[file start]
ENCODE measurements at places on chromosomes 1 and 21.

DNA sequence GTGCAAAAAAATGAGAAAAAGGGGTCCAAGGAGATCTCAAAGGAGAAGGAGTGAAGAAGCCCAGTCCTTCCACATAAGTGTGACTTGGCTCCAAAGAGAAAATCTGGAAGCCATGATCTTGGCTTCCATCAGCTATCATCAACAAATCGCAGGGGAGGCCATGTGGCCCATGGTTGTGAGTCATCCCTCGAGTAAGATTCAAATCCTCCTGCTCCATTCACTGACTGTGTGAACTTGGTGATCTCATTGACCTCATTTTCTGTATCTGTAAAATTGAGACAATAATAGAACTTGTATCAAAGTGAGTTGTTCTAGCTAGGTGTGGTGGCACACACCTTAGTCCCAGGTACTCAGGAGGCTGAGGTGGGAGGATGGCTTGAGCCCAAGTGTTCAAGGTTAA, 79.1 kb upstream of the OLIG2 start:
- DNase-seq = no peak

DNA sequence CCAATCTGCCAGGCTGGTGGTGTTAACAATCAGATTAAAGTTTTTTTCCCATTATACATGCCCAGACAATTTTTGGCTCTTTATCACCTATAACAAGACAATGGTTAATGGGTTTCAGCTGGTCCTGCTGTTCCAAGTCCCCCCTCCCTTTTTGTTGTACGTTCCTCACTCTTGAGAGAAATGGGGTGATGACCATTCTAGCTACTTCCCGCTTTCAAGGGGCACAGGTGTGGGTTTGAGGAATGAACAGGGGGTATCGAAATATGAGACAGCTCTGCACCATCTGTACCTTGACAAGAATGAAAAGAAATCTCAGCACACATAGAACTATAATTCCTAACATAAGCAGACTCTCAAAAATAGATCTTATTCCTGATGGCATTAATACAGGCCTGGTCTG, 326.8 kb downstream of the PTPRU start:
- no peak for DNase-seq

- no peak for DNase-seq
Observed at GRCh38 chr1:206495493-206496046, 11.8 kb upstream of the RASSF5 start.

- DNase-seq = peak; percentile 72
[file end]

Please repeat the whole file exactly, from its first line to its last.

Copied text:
ENCODE measurements at places on chromosomes 1 and 21.

DNA sequence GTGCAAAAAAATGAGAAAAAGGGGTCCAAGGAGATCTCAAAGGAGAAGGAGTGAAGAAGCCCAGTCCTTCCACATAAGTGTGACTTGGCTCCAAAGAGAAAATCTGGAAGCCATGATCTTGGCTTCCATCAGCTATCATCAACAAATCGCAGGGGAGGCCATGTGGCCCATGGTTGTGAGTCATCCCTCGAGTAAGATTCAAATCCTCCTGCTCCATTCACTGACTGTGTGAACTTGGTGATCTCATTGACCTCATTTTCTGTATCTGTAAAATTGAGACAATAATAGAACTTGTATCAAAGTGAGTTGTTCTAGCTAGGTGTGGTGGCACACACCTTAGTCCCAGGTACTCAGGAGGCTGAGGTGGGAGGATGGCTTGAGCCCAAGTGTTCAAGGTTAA, 79.1 kb upstream of the OLIG2 start:
- DNase-seq = no peak

DNA sequence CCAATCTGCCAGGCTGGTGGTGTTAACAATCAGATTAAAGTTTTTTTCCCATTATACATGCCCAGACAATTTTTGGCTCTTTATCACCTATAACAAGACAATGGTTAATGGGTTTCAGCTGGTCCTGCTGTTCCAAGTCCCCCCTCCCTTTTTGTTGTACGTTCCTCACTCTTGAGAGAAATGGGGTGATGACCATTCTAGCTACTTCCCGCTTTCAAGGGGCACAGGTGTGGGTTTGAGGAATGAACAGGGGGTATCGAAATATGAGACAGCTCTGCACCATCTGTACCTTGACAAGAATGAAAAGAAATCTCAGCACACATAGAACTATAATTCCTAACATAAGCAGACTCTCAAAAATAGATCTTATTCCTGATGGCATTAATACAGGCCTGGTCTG, 326.8 kb downstream of the PTPRU start:
- no peak for DNase-seq

- no peak for DNase-seq
Observed at GRCh38 chr1:206495493-206496046, 11.8 kb upstream of the RASSF5 start.

- DNase-seq = peak; percentile 72